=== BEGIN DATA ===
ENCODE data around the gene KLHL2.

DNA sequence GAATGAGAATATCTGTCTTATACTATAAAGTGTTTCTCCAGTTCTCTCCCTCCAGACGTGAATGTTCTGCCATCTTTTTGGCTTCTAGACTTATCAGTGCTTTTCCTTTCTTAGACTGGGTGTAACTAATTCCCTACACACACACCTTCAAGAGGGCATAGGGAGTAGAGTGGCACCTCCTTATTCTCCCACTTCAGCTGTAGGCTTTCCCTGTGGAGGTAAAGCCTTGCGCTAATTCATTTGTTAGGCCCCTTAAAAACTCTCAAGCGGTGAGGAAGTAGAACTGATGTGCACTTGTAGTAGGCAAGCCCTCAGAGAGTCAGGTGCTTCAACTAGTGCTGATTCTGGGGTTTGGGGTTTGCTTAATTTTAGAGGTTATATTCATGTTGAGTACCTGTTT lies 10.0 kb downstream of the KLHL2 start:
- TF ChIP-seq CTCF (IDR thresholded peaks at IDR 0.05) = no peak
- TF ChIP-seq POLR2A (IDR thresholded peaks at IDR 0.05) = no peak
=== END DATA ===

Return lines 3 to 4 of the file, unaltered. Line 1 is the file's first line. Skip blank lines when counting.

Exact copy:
- TF ChIP-seq CTCF (IDR thresholded peaks at IDR 0.05) = no peak
- TF ChIP-seq POLR2A (IDR thresholded peaks at IDR 0.05) = no peak